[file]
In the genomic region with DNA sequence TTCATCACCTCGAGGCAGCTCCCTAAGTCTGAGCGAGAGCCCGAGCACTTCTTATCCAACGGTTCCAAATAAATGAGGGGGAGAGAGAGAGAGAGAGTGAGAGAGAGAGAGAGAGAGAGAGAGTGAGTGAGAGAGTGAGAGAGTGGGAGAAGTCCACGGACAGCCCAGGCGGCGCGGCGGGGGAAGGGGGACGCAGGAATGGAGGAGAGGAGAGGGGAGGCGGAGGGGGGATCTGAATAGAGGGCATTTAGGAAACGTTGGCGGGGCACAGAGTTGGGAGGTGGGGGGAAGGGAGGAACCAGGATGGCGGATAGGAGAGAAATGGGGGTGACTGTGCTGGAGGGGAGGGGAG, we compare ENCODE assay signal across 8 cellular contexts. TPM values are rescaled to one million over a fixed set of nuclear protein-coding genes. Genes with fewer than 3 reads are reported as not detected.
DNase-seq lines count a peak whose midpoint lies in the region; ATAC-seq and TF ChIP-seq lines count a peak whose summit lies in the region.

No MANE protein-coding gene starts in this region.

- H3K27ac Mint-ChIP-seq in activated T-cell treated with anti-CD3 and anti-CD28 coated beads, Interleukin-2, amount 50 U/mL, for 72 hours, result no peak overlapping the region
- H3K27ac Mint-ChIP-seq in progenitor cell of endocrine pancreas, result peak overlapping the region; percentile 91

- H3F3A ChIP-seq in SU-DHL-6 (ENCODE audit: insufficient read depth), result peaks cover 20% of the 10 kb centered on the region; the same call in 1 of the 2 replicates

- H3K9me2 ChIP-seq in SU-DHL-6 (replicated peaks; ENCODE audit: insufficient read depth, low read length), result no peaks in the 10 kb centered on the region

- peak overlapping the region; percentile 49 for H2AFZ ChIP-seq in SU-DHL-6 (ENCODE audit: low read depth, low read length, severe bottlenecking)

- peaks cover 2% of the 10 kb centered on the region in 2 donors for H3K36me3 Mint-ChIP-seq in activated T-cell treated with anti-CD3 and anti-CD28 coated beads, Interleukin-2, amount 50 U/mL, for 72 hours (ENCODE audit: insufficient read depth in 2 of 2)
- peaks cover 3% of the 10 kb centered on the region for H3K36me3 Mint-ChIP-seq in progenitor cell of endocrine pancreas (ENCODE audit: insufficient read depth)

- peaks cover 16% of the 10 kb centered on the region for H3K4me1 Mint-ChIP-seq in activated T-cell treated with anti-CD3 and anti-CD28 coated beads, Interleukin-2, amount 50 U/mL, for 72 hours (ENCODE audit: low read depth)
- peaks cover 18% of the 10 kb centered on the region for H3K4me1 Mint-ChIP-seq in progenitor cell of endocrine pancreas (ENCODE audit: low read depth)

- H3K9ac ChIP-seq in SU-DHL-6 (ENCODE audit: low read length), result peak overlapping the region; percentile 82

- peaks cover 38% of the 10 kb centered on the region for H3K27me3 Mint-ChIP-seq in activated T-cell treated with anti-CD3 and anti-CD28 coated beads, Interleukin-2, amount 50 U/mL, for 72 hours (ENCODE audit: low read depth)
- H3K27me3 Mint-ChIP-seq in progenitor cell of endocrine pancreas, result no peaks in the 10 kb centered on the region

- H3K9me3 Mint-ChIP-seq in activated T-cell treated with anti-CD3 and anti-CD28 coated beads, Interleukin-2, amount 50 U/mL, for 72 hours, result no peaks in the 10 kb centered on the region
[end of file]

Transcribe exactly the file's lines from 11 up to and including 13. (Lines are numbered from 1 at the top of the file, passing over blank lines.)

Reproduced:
- peaks cover 16% of the 10 kb centered on the region for H3K4me1 Mint-ChIP-seq in activated T-cell treated with anti-CD3 and anti-CD28 coated beads, Interleukin-2, amount 50 U/mL, for 72 hours (ENCODE audit: low read depth)
- peaks cover 18% of the 10 kb centered on the region for H3K4me1 Mint-ChIP-seq in progenitor cell of endocrine pancreas (ENCODE audit: low read depth)

- H3K9ac ChIP-seq in SU-DHL-6 (ENCODE audit: low read length), result peak overlapping the region; percentile 82